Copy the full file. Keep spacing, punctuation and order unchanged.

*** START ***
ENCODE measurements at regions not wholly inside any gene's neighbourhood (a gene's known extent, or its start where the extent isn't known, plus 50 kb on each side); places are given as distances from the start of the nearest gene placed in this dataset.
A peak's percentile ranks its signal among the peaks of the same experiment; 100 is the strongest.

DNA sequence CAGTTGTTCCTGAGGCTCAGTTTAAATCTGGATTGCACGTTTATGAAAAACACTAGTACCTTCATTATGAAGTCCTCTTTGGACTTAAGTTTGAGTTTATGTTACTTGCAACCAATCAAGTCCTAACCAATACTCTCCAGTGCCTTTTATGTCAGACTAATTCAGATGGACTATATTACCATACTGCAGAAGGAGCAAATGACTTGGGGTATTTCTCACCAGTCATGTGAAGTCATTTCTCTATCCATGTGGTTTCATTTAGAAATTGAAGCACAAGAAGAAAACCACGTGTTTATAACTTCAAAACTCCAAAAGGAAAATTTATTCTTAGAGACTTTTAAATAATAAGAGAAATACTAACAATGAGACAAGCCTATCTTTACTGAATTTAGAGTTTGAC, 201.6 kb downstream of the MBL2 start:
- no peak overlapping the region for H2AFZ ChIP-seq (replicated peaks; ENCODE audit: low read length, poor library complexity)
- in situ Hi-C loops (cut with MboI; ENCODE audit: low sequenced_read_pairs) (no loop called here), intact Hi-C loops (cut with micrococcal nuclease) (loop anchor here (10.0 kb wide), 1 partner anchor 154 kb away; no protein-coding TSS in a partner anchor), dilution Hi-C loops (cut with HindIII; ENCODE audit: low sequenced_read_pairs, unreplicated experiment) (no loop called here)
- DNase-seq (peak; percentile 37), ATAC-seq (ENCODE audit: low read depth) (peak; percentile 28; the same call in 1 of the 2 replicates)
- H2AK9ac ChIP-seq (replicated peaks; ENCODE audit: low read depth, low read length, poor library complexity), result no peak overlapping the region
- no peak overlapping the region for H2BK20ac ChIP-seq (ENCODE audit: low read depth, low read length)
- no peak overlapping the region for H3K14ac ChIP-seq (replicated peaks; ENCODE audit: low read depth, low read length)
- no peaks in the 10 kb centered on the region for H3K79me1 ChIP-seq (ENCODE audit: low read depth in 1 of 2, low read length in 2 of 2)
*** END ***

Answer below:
ENCODE measurements at regions not wholly inside any gene's neighbourhood (a gene's known extent, or its start where the extent isn't known, plus 50 kb on each side); places are given as distances from the start of the nearest gene placed in this dataset.
A peak's percentile ranks its signal among the peaks of the same experiment; 100 is the strongest.

DNA sequence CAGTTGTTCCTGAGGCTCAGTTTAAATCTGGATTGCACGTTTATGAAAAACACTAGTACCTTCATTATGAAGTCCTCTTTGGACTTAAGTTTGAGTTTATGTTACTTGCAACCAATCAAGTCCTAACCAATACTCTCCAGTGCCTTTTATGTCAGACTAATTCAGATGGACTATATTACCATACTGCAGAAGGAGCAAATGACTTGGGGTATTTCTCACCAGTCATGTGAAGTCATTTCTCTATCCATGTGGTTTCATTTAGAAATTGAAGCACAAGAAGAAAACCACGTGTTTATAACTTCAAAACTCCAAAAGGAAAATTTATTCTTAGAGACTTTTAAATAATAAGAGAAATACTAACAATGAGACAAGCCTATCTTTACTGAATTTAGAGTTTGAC, 201.6 kb downstream of the MBL2 start:
- no peak overlapping the region for H2AFZ ChIP-seq (replicated peaks; ENCODE audit: low read length, poor library complexity)
- in situ Hi-C loops (cut with MboI; ENCODE audit: low sequenced_read_pairs) (no loop called here), intact Hi-C loops (cut with micrococcal nuclease) (loop anchor here (10.0 kb wide), 1 partner anchor 154 kb away; no protein-coding TSS in a partner anchor), dilution Hi-C loops (cut with HindIII; ENCODE audit: low sequenced_read_pairs, unreplicated experiment) (no loop called here)
- DNase-seq (peak; percentile 37), ATAC-seq (ENCODE audit: low read depth) (peak; percentile 28; the same call in 1 of the 2 replicates)
- H2AK9ac ChIP-seq (replicated peaks; ENCODE audit: low read depth, low read length, poor library complexity), result no peak overlapping the region
- no peak overlapping the region for H2BK20ac ChIP-seq (ENCODE audit: low read depth, low read length)
- no peak overlapping the region for H3K14ac ChIP-seq (replicated peaks; ENCODE audit: low read depth, low read length)
- no peaks in the 10 kb centered on the region for H3K79me1 ChIP-seq (ENCODE audit: low read depth in 1 of 2, low read length in 2 of 2)